The American Church at the end of the twentieth century is experiencing a crisis. For years we have preached a cheap gospel and peddled a soft Savior. We have taught salvation without self-denial and the crown without the cross. We have catered to the unsaved and compromised with the world. Now we are paying the price.
Our "instant salvation" message has dishonored God and deluded men. Our faulty seeds have produced a flaky harvest. What a pitiful crop we are reaping!
As American "believers" we:
spend hours watching television but minutes watching in prayer;
are hungry for the sports page but have little taste for the Word;
spend more money on pet food than on foreign missions;
love to feast but hate to fast;
welcome God's blessings but are very wary of His burdens.
Is this what Jesus died for? In this our "new life" in Him?
Stop for a moment and think:
Anyone who spends more time playing video games than seeking God in prayer has no right to call Jesus Lord.
Anyone who takes delight in today's perverted soap operas is serving another god.
Anyone who cannot die to sports for a season is worshipping idols.
"If anyone loves the world, the love of the Father is not in him...because friendship with the world is hatred toward God" (1 John 2:15; James 4:4). In reality, whose friends are we?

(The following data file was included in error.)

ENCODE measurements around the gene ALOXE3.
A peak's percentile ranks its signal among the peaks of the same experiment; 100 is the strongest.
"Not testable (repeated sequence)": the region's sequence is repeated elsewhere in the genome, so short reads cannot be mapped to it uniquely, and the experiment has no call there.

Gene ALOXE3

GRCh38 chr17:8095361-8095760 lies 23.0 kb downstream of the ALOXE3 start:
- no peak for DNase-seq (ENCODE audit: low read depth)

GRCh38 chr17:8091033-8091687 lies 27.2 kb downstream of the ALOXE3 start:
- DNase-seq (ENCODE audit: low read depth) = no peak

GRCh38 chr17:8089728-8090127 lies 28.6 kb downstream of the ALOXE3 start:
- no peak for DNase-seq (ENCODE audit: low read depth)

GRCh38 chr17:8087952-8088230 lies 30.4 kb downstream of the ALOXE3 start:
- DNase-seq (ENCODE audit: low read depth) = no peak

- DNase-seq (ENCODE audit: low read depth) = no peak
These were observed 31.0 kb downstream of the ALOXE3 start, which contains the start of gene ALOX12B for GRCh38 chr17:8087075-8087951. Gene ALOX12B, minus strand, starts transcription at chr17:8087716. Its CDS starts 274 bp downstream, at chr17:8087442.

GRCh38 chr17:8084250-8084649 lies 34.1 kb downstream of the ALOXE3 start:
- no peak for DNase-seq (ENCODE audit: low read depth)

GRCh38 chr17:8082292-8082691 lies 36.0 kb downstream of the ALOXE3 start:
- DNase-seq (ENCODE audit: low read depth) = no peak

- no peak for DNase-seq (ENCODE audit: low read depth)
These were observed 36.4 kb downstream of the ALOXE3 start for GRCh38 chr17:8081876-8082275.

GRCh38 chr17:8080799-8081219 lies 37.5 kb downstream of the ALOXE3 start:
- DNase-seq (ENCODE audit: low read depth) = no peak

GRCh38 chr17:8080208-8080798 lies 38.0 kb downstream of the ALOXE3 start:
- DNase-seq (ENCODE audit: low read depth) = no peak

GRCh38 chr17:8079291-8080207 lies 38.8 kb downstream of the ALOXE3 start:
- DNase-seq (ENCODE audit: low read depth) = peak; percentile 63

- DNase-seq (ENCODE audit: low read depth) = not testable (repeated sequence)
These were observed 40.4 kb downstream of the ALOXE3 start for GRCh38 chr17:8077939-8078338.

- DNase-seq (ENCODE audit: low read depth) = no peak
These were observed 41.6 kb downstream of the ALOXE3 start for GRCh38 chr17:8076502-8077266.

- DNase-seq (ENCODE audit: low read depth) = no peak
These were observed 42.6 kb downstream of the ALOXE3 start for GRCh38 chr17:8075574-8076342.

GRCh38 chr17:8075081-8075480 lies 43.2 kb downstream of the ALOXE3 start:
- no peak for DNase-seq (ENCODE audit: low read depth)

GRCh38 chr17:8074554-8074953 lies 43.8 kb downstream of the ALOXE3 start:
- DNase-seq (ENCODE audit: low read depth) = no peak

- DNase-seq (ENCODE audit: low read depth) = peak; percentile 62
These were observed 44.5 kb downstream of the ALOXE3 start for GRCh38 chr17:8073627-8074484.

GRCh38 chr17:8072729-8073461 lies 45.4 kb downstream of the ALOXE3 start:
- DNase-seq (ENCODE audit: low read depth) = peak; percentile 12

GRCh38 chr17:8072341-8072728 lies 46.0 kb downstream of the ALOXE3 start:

It's time for some serious soul searching. What kind of "born again" experience have we had if it calls for almost no personal sacrifice, produces virtually no separation from the world, and breeds practically no hatred of sin? How can we claim to be "born from above"? Where is the evidence of our "new nature"?
We call ourselves "citizens of heaven" - yet our hearts are caught up in earthly treasures. We sing, "We're the people of God" - but we are entertained by the worst of the devil's children. We claim to be "dead to the world" - yet we are more interested in temporal fashions than in eternal souls. Something is wrong with our "salvation" experience! Bad fruits mean bad roots.
Discipleship is not optional. Neither is it cheap. Peter said, Lord, "we have left evrything to follow You!" (Mark 10:28) What have we left to follow Him? "Ever material gift increases its value if it comes not from money you can dispense with, but from the sacrifice of something you would love to have" (Richard Wurmbrand). How much have we really given for HIm?